With a cornerstone that was laid on May 17, 1860, Holy Trinity Church in downtown Dayton has seen a lot of human joy and suffering, times of peace and prosperity and times of severe trial.
The church stands a stone’s throw away from Dayton’s historic Oregon District, where on August 4, 2019, Connor Betts opened fire on people who had gathered at the district, which is known for its restaurants and taverns, known as a place to have fun and meet friends. Moments later, 10 people were dead, including Betts, who was shot by police officers responding to the emergency. An additional 27 were injured.
The Oregon District, in that flash of blood and panic, moved into a new identity as a place of tragedy and loss, but also something more: as a neighborhood of survivors who had to move on together.
The people of Holy Trinity were a part of that, said Fr. Angelo Anthony, C.PP.S., the pastor of Dayton’s Downtown Parishes, which include Holy Trinity and nearby St. Joseph and Emmanuel. On August 4, the one-year anniversary, Fr. Anthony presided at a Mass of healing and hope as a way to help the neighborhood see beyond its lingering sadness into the light.
“The Mass offered a message that we stood together as witnesses” to the horrific act of violence that took so many lives and traumatized all who experienced the tragedy, said Fr. Anthony.
But it also presented a path toward peace and healing. “As people of faith, we continue to stand with each other. We don’t run away,” Fr. Anthony said. “Like the women who stood at the foot of the cross, the community of Holy Trinity stands with those who continue to suffer.
“As a church, Holy Trinity has seen so much over the years and it continues to be a pillar, a beacon of light and hope for the community. The church remains strong in the midst of everything that has happened. Our faith gives us the strength to keep going,” he said.
The Mass was part of Holy Trinity’s continuing outreach to the neighborhood. It’s important for the parish, as the Body of Christ, to stand with the people of the Oregon District as friends and neighbors, he said. “During the Mass, we remembered the names of those who had lost their lives in the prayers of petition. We read off their names and also the names of the shooter—his was also a life lost, in more ways than one,” he said. “We also had a candle lit in the sanctuary for each person, 10 candles. We spoke of how the light of Christ continues to guide us through difficult times.”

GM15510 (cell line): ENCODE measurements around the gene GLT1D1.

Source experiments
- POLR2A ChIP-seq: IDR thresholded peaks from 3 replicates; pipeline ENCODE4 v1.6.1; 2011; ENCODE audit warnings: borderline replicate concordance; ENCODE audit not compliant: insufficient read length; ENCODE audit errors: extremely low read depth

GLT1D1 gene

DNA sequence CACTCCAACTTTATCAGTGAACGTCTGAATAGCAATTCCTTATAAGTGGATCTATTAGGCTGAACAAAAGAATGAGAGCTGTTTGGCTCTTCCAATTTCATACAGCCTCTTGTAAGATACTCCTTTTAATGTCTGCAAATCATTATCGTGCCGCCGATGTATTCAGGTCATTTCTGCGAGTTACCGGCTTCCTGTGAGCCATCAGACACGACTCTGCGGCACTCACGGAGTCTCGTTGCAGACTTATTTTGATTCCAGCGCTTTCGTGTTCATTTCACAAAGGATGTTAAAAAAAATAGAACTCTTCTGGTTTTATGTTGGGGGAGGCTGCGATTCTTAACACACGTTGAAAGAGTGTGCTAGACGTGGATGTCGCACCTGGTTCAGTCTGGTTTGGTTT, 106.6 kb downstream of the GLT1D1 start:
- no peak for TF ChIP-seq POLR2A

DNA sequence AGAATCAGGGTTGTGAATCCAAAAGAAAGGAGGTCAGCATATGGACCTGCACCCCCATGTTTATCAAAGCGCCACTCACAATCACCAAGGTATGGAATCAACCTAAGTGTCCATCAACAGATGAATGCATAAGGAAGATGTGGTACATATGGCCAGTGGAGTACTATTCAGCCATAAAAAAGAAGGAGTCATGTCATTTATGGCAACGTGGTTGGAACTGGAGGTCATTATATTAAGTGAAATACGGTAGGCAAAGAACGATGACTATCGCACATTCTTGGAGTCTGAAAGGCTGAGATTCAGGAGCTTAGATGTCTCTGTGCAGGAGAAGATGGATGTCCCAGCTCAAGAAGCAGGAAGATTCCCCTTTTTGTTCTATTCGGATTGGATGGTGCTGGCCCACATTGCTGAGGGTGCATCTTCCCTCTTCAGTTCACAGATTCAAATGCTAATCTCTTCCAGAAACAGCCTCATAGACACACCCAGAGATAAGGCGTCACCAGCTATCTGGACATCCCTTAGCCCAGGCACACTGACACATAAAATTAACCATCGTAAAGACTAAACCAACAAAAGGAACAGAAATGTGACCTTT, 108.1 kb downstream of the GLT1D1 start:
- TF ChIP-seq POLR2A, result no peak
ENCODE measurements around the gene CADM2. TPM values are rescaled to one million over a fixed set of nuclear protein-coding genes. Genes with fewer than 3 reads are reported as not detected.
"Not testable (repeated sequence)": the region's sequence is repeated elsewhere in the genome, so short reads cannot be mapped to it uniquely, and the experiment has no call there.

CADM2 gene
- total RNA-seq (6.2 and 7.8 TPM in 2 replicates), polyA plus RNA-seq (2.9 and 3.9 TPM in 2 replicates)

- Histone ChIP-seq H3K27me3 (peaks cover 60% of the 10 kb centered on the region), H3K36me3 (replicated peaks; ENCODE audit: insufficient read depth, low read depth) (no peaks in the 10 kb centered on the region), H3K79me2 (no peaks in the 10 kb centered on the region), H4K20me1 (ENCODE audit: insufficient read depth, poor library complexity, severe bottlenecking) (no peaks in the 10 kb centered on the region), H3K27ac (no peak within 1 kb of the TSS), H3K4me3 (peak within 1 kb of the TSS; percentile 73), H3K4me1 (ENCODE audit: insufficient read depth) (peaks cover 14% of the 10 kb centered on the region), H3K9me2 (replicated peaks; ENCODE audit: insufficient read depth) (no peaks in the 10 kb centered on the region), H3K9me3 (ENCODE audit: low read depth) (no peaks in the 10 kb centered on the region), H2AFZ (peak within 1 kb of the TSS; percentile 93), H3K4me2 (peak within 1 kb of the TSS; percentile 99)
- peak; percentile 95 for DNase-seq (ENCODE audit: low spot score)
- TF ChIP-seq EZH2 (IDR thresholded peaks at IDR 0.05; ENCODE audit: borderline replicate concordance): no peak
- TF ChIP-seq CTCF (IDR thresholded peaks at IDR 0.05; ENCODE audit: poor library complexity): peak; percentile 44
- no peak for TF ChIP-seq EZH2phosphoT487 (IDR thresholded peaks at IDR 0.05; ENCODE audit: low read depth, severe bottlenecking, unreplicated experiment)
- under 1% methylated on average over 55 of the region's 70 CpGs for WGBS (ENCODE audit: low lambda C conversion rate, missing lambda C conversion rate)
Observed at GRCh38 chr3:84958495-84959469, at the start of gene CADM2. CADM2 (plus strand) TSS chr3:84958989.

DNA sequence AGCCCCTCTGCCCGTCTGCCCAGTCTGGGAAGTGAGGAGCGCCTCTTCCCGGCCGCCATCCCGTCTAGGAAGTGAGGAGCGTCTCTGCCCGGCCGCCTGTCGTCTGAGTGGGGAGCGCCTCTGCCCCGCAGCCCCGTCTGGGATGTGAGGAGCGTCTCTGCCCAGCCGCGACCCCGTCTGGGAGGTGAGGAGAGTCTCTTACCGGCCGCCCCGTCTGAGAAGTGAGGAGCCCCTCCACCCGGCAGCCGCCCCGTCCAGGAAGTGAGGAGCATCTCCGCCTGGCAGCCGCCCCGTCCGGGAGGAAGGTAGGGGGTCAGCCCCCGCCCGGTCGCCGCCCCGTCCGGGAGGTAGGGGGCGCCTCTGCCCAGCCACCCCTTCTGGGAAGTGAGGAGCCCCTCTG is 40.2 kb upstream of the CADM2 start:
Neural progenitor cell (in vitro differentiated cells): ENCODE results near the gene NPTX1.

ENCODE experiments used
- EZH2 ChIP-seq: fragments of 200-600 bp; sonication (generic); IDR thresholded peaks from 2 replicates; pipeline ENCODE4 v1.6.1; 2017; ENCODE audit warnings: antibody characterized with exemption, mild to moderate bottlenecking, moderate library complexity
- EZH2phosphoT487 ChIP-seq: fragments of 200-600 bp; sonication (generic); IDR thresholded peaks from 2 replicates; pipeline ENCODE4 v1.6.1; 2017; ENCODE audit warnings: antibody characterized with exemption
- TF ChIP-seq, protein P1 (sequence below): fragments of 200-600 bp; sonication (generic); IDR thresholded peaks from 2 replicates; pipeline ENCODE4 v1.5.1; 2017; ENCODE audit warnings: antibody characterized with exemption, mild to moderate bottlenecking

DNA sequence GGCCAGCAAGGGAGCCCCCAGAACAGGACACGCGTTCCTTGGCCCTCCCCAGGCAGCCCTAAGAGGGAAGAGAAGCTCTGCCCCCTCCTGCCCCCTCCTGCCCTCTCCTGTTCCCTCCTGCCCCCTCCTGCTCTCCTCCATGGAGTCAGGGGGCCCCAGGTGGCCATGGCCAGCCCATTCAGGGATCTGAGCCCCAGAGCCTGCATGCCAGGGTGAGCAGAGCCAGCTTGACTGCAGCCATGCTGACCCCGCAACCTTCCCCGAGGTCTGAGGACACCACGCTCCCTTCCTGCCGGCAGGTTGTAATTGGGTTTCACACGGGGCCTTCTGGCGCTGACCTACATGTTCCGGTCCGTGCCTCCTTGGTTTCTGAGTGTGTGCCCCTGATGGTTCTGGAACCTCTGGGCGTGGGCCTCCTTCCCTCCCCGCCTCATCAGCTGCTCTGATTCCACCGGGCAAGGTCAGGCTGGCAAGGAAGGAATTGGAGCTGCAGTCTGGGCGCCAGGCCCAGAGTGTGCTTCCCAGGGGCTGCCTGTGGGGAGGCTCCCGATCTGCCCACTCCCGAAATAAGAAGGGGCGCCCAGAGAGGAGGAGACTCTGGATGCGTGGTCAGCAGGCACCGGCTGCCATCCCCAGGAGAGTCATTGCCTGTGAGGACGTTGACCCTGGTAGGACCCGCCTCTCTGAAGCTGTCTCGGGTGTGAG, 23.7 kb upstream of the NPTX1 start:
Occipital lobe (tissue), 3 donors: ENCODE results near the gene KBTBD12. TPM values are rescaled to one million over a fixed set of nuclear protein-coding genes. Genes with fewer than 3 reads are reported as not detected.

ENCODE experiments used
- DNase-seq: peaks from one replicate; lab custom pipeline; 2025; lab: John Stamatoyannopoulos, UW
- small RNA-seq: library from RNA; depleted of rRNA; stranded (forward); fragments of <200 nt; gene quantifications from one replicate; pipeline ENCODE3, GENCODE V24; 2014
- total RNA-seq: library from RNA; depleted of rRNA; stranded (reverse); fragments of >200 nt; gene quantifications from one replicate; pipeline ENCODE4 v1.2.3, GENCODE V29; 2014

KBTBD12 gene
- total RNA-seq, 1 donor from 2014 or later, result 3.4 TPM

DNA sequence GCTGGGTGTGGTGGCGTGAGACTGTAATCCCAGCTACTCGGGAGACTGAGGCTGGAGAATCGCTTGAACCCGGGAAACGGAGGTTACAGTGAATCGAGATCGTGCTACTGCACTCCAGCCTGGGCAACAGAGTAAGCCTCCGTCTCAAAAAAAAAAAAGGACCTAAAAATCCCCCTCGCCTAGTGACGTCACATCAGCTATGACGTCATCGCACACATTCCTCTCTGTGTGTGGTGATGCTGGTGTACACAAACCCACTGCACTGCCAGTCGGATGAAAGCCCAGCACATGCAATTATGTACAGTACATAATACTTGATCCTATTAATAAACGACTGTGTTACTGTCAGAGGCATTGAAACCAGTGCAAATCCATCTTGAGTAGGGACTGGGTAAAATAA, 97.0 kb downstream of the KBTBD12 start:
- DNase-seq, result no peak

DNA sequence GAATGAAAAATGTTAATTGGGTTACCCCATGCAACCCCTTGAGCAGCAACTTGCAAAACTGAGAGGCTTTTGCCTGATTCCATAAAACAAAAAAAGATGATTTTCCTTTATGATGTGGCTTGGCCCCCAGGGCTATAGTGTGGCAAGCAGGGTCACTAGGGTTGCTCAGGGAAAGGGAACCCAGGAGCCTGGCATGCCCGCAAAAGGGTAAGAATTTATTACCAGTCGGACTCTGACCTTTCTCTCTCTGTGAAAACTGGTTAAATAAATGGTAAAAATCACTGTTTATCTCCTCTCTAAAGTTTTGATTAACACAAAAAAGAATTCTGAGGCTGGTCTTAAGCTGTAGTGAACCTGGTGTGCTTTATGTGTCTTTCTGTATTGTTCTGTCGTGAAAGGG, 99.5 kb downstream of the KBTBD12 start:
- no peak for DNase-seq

The parish continues to find ways to make gestures of peace and solidarity to its neighborhood. These don’t have to be complicated, Fr. Anthony said; in fact, they can be as simple as a cookie.
A few weeks after the shooting last year, parishioners volunteered to bake cookies, which were then taken by the dozen to the businesses on Fifth Street, where the shooting had taken place.
“It was a good gesture. It caught some people off guard, to be offered cookies and maybe a hug. It was a way for us to let them know we were praying for them, and for many it was a moment of grace,” Fr. Anthony said. “One store owner took her cookies outside to share with a police officer on a motorcycle. It was nice to see how the blessings were shared in the midst of those tough memories.”
COVID-19 has eliminated the hugs among neighbors, for now. But the cookies and good wishes continue to flow from the parish into the Oregon District. “These days, you can’t go around hugging people in the neighborhood,” Fr. Anthony said. “Our volunteers are wearing masks when they go around to visit people. It’s a different world than it was a year ago—but we still want to be present to our brothers and sisters who are suffering.”
When the parish has a gathering, limited as they are these days, it often orders food from businesses in the Oregon District. “We patronize the businesses around us,” he said. “They are our neighbors and we want to let them know we are supporting them, offering our prayers and a listening ear if they need it.”
In that and many other ways, the people of Holy Trinity hope that Christ’s presence is felt in the neighborhood. “When the community gathers, Christ is present,” Fr. Anthony said. “We’re very aware of that. And we’re always asking, ‘How can we be instruments of Christ’s peace in the world?’”